A year ago I returned from 16 months travelling around the world. Here’s what’s happened since:
- I was only in the UK for two weeks, then jumped back on a plane across the Atlantic. I spent an inspiring week at the first ever International Summit of Cooperatives in Quebec City learning about the state we’re in and the call for a new economy. I also had a small disagreement with Peter Marks, then the CEO of The Cooperative Group.
- From Quebec I headed down to the US to spend two weeks with the WorldBlu team, exploring freedom centred leadership at BluCamp.
- Inspired by the coops summit, I came back home and set up The Brightoneers in order to build a community around a better vision for the local economy. The launch meet-up almost got out of hand with 150 people registered, and the group now has over 300 members with over 20 meet-ups held. It’s been fun, but now needs much more focus and a specific goal. Still thinking about that.
- Through The Brightoneers I got in touch with Dan Webb of Good Money. We’ve been talking on and off about creating complementary currencies to work around some of the problems with our broken money systems. Hoping we’re going to make something interesting happen in this area before long.
- I spent a few months working as a WorldBlu Ambassador, helping to build the movement of democratic workplaces. I focussed most of my attention here in Brighton and the city now has one of the greatest densities of WorldBlu-certified democratic workplaces in the world. Nice.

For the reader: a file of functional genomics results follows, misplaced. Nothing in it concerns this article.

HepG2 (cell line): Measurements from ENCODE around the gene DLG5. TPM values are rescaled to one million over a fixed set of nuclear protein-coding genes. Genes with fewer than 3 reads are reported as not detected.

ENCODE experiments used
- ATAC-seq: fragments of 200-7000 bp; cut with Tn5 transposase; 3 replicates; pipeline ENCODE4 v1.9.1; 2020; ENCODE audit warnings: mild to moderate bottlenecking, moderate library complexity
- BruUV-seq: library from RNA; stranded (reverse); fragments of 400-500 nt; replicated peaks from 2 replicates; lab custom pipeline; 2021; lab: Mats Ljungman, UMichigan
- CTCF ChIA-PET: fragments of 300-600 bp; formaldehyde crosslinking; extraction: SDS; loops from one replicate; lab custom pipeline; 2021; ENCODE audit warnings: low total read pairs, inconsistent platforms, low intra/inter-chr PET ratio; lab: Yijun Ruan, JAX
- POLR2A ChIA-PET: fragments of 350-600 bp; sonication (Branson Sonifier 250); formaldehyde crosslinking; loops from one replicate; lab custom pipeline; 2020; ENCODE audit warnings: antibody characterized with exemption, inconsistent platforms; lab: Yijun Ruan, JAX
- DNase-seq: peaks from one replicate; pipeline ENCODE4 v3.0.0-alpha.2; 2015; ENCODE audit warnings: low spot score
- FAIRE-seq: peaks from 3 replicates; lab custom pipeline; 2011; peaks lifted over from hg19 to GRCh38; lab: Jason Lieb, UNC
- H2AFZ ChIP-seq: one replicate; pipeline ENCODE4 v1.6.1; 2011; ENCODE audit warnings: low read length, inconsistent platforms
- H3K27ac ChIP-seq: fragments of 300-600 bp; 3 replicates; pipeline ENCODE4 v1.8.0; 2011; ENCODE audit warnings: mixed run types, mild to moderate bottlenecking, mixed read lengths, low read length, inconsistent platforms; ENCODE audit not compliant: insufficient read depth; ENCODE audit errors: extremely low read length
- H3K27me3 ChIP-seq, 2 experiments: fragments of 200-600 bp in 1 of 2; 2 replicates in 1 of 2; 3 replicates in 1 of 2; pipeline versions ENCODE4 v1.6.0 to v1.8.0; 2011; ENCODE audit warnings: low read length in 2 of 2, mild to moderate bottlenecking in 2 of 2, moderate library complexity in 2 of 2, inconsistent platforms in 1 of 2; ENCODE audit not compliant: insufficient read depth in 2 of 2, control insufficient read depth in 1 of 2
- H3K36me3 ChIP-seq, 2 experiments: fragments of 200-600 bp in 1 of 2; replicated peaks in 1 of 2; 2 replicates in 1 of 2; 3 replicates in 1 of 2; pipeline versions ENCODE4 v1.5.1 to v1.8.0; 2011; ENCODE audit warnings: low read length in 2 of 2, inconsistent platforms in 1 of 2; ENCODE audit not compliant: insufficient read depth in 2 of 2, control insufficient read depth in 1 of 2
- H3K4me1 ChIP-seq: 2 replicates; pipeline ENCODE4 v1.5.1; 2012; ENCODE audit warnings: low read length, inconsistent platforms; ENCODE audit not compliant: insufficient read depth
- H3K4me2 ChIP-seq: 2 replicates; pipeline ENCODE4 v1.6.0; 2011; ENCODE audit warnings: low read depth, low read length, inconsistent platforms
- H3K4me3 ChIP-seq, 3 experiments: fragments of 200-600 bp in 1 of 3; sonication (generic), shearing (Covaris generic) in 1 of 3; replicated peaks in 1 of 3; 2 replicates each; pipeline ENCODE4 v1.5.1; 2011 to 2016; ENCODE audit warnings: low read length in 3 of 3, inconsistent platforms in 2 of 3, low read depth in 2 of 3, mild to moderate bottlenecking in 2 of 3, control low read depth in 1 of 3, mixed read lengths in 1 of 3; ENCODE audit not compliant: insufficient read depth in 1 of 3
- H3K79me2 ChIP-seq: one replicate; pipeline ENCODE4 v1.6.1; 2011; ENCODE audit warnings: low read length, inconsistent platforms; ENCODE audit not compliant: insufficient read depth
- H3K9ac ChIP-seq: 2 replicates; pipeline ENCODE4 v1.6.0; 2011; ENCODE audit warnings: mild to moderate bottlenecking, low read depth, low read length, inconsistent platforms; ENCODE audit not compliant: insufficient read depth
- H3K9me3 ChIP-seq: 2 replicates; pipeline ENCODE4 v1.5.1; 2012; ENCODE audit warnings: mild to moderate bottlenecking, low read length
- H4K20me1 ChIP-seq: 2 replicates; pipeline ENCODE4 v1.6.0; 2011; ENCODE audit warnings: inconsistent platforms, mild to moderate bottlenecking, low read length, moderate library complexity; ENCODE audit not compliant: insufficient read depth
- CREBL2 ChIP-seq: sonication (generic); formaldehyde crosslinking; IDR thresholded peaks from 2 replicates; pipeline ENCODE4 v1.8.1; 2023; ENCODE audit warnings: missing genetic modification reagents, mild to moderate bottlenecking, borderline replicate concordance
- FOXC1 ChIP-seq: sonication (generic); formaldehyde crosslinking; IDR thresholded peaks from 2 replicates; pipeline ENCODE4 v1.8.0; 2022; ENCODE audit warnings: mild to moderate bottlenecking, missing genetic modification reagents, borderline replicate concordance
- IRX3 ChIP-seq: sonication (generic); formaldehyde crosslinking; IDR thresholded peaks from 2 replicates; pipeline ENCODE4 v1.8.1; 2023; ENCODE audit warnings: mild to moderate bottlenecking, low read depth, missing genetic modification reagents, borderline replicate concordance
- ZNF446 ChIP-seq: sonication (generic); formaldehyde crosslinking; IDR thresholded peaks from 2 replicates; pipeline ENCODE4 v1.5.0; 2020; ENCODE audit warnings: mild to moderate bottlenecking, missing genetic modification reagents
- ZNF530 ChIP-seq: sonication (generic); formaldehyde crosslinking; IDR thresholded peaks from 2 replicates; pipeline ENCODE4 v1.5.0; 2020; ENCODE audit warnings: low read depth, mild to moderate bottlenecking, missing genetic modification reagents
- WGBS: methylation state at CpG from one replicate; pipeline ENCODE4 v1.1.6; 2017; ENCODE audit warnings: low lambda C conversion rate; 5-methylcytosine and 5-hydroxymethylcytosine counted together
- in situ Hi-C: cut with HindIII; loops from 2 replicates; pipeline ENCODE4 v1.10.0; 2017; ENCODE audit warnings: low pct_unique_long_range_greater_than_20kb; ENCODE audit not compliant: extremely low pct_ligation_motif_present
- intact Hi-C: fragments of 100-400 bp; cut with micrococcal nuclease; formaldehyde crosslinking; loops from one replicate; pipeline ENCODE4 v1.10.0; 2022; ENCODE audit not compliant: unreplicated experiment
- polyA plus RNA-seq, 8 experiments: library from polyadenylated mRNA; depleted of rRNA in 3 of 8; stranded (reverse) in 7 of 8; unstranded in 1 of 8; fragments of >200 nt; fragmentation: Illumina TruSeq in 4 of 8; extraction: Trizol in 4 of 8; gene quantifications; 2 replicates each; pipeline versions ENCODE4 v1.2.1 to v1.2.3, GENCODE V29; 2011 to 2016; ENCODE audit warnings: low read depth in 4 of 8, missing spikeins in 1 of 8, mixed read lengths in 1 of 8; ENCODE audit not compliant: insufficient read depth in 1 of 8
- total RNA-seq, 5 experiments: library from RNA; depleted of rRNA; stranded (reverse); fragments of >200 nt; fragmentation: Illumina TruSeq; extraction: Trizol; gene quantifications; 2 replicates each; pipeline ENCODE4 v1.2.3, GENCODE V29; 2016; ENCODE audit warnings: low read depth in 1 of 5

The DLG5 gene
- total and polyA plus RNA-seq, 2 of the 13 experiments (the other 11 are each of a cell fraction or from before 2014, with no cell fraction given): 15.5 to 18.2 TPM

- I learnt about mindfulness and started practicing meditation. This is potentially life-changing but also highlighted just how much of a day-dreamer I am and how I struggle to hold my attention on anything. Still a lot to learn and improve.
- I joined the awesome new consultancy colab as a non-exec director. The founder, John Shewell is one of the most purpose-driven people I know. He’s on a mission to transform public policy and enable communities to drive the changes they need to increase wellbeing for all. We also have a hell of a great laugh working together.
- My travel-weary body has been slowly getting back to a respectable level of fitness. Got back into running, triathlon, mountain biking, road cycling and took up Crossfit. Seem to be having an annoying number of little niggly injuries though which is annoying.
- Since May, I’ve been working with Wired Sussex getting a bunch of activities started to provide learning and support for creative & digital entrepreneurs. We just finished a wonderful pilot project, The FuseBox Amp, which the inspiring participants enjoyed a lot. This made me very happy! It was certainly one of the most interesting projects I’ve ever worked on.
- I started working a lot with Charlie Davies. A fool and a genius, Charlie has taught me so much about developing Very Clear Ideas, the true essence and nature of money and about how the purpose of a company comes from its founder. He’s become a great friend too.
- My sister Tess had a baby and I become an uncle to a beautiful baby boy. Yay!
- I’ve had some other lovely trips – mountain biking in Afan, Wales; snowboarding in Austria; and a wedding in up-state New York which was absolute carnage.
- The irresistible lure of NixonMcInnes, the company I founded and left in 2011, has proved strong and I’ve been hanging out there a lot recently. I think founders always have a special relationship with an initiative and it’s a great place to be exploring exciting new ideas. More about this soon.
All in all, a pretty amazing year. I wonder what the next 12 months have in store.